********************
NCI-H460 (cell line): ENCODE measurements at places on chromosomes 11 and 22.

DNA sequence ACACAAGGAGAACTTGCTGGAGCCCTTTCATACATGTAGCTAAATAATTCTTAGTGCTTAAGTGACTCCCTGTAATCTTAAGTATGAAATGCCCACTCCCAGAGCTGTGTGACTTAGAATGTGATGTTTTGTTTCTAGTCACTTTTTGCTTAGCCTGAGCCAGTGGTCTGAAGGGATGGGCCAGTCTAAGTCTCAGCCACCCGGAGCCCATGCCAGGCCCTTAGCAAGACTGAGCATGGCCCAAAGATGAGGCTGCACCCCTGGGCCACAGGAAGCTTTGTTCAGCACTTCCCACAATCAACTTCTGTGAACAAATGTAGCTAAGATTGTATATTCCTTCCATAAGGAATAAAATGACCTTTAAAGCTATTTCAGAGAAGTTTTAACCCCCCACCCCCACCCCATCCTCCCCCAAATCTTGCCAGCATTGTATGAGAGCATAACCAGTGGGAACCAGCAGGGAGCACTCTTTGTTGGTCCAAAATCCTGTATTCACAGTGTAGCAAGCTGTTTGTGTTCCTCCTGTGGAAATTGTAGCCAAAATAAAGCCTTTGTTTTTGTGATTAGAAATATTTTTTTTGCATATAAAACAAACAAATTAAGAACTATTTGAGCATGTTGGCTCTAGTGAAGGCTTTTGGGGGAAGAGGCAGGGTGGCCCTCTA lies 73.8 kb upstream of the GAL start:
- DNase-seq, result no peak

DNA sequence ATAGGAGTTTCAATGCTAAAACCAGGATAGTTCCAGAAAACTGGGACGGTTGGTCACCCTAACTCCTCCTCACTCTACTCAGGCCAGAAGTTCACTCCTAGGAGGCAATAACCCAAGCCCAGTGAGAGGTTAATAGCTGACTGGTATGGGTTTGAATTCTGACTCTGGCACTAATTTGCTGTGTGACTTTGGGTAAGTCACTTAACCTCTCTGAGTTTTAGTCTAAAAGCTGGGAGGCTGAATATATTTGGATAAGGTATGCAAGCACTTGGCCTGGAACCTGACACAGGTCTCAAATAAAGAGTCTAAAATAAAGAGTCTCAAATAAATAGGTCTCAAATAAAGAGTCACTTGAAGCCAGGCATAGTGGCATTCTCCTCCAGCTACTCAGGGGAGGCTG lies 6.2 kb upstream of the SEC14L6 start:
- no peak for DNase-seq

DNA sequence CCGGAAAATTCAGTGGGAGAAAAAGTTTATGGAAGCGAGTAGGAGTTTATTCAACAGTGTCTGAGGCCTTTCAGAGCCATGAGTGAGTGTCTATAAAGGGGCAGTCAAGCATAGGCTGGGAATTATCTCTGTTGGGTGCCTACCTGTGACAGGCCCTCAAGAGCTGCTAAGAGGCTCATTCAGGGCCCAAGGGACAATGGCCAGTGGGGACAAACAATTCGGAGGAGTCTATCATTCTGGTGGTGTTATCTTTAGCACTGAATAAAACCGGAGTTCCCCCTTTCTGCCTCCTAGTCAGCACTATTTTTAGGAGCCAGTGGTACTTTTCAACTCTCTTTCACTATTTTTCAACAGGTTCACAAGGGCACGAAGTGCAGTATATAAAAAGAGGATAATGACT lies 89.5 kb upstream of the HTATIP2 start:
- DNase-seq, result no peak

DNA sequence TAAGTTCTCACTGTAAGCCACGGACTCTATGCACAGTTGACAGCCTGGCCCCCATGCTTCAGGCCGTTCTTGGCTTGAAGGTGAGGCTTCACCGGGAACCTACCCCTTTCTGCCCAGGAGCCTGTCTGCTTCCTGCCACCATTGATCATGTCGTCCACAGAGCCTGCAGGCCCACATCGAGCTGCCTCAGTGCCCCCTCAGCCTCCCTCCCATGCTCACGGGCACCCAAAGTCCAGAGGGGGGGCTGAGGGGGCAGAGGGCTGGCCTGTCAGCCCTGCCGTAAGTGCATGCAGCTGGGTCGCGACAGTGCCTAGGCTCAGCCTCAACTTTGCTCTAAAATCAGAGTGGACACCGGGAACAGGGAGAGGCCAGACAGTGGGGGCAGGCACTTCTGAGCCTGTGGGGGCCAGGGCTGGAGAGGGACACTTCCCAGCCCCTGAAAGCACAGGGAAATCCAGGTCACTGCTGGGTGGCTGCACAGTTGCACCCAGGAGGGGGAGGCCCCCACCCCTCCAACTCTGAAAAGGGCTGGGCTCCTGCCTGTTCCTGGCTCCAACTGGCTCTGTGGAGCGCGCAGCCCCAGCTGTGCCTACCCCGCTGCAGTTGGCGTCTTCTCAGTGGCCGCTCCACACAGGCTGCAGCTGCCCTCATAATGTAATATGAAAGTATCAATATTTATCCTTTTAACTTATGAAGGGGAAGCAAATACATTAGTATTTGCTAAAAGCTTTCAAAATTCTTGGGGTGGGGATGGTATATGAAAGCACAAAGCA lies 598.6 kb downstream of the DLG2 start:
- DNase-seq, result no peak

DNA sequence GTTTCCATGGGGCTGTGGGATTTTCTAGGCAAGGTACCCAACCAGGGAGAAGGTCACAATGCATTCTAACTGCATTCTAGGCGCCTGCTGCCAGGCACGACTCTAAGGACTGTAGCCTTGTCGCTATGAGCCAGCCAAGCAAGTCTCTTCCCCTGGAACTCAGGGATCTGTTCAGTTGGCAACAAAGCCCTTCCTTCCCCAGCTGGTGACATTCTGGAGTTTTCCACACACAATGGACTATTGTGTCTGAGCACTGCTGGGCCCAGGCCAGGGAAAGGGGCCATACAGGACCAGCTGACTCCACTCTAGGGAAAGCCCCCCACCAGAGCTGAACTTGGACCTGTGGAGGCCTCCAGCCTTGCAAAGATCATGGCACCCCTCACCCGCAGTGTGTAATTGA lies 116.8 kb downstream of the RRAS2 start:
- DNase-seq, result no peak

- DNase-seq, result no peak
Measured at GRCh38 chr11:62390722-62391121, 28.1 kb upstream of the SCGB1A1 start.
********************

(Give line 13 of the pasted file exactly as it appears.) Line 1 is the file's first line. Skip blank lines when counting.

Measured at GRCh38 chr11:62390722-62391121, 28.1 kb upstream of the SCGB1A1 start.